The Hungarian government is discontinuing programs in gender studies at state-run universities after determining the programs serve no identifiable purpose and are based on “ideology rather than science.”
Bence Rétvári, Secretary of State of the Ministry of Human Resources (EMMI), said that university degrees must be rooted in a scientific basis, whereas gender studies, “like Marxist-Leninism,” are more aptly termed ideology than science, and are inappropriate matter for university-level education.
A spokesman for the Hungarian government told Breitbart News that there is no demand for gender studies graduates in the Hungarian job market.
“There is no economic rationale for studies such as these,” he said, and nor does the program “furnish students with skills that can be readily and directly converted on the labour market.”
Few university students will be affected by the decision, since only 11 applicants were admitted this year into the gender studies program at ELTE, which has a cap of 18 students, and two more at George Soros’s CEU.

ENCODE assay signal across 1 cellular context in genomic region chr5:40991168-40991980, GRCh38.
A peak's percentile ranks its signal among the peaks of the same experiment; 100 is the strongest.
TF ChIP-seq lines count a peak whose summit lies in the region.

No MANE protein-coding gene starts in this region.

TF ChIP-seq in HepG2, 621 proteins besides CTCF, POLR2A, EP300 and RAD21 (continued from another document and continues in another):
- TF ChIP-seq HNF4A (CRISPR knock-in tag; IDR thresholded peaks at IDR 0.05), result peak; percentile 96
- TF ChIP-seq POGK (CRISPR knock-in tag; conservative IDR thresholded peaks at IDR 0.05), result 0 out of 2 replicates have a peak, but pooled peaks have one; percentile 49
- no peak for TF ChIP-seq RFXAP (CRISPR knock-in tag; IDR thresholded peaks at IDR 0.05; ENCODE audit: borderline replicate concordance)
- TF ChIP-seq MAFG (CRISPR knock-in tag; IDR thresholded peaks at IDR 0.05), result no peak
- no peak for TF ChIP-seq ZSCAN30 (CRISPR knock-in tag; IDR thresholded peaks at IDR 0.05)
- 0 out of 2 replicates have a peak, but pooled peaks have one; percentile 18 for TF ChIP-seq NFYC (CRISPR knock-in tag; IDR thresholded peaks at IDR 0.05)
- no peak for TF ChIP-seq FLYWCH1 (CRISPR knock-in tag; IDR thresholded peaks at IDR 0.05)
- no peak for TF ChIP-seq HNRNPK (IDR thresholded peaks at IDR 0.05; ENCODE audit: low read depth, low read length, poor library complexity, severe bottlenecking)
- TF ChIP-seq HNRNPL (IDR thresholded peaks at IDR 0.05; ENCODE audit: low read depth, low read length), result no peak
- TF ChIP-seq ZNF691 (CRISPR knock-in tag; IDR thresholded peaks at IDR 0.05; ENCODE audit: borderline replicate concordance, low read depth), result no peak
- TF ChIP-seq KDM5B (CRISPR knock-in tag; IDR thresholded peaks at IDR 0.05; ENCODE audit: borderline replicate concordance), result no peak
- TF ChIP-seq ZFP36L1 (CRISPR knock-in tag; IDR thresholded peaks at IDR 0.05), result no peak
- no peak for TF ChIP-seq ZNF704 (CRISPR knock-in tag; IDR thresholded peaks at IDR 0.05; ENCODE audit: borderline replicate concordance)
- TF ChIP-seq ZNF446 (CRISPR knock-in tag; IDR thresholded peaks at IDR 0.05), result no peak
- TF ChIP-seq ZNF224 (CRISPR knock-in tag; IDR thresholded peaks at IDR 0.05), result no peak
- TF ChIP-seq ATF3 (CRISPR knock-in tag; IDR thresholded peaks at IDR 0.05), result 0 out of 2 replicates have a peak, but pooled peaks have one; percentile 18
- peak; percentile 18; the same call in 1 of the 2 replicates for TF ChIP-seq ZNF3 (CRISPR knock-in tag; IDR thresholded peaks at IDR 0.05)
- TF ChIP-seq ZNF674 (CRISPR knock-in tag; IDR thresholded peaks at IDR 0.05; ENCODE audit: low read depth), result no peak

The spokesman said that programs with such low student numbers are unsustainable and “take away valuable resources from other programs, deteriorating the economic stability of universities.”
“State universities operated from public funds must take these factors into consideration,” he said, “since the purpose of these institutions of higher education is to meet genuine social and labour market needs.”
The government decree only affects two universities in Hungary, the Eötvös Loránd University in Budapest (ELTE) and the Central European University (CEU), the only two offering gender studies at the graduate level.
Officials have been eying gender studies with some suspicion for a while. In 2017, Lőrinc Nacsa, the leader of the Christian Democrat (KDNP) youth wing, said that gender studies at ELTE are a wasteful luxury and counterproductive.
“We must raise awareness to the fact that these programs are doing nothing to lift up our nation. In fact, they are destroying the values-centred mode of thinking that is still present in the countries of Central Europe,” Mr. Nacsa wrote in a letter to the president of ELTE.
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